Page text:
Adhesion: Refers to the attraction between two molecules, each having regions of low level positive and negative charge.
Air-gap membrane: A dimpled membrane, typically manufactured using a high density polyethylene, impermeable to water and water vapour, that creates an air gap between the membrane and a foundation wall. Water between the air-gap membrane and the foundation wall flows freely towards the weeping tile. It also provides a capillary break between the foundation wall and the saturated soil surrounding it.
Backwater valve: A backwater valve is a device installed in a drain system that automatically closes to prevent sewage in an overloaded sewer line from backing up into your basement. A properly installed backwater valve should be located to prevent sewage from coming through any fixtures in your basement, such as sinks, toilets, showers and laundry tubs.
Capillary break: A barrier that prevents the flow of moisture through the small interconnected pores in concrete due to adhesion and surface tension. Also referred to as “wicking”.
Caulk: To install or apply a sealant across or into joints, cracks, or crevices to prevent the passage of air or water.
Cold joint or cold pour: An unplanned joint or discontinuity in poured concrete structures resulting from a delay in placement of sufficient time to preclude a chemical union of the material in two successive pours.
Control joint: A formed, sawed, or tooled groove in a repair surface to create a weakened plane and regulate the location of cracking resulting from restrained contraction of the material. Such provisions are also termed control relief joints. Adequately designed and constructed, these joints serve to eliminate random surface cracks by gathering, distributing and dissipating stress forces resulting from temperature and moisture variations.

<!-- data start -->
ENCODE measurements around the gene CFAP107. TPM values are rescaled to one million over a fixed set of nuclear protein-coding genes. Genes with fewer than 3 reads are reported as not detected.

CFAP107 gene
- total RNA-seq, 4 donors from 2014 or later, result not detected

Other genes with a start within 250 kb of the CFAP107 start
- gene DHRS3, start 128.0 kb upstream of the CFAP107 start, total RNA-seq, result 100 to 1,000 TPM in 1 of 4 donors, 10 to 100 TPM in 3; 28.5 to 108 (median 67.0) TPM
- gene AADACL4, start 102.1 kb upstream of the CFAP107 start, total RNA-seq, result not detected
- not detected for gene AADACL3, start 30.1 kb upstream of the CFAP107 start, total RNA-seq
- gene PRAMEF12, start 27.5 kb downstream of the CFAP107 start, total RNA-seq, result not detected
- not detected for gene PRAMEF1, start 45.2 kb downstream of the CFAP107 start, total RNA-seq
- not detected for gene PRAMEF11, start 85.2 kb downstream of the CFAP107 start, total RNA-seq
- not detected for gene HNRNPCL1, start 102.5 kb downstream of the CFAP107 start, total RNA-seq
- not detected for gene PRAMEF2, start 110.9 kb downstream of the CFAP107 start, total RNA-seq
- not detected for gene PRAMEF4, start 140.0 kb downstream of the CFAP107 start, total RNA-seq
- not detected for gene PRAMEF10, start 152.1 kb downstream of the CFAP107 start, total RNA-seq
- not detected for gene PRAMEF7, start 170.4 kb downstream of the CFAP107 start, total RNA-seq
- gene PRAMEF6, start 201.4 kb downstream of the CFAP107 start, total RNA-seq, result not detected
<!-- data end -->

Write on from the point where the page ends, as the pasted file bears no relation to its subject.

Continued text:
Dampproof: Resistant to dampness or the effects of dampness. Also means to make dampproof.
Damp-proofing: Treatment of a surface or installation of a technology to resist the passage of moisture caused by differences in moisture content, vapour pressure and temperature across the basement envelope to prevent accumulation of water against the outer surfaces of the envelope (walls and floor slab). Concrete is dampproofed in order to control the absorption and migration of water. Damp-proofing is not the same as waterproofing.
De-watering: With respect to concrete block foundations, involves the removal or draining of water that has accumulated within concrete blocks.
Drainage: The process associated with draining water.
Drain tile: Also referred to as Weeping tile.
Dry well: A dry well is an underground excavated area filled with stone that disposes of water, most commonly drainage runoff, by dissipating it into the ground, where it merges with the local groundwater.
Efflorescence: A deposit of white salts left on a surface when a solution containing the salts leaches from concrete or masonry and then evaporates.
Epoxy injection: A method of sealing or repairing cracks in poured concrete by injecting epoxy adhesives into the cracks in order to fill them.
Evaporative moisture cooling: A phenomenon whereby moisture that evaporates imparts a cooling effect upon the material that is damp or wet.
Floor drain backwater valve: A check valve that prevents the backflow of water from the municipal storm sewer system to your basement floor drain.
Footing: A footing is a poured concrete structure embedded below the frost line, and is typically twice the width of the wall that it supports. The footing transfers the weight of the foundation walls to the soil or bedrock beneath it.
Footing drain: See Weeping tile.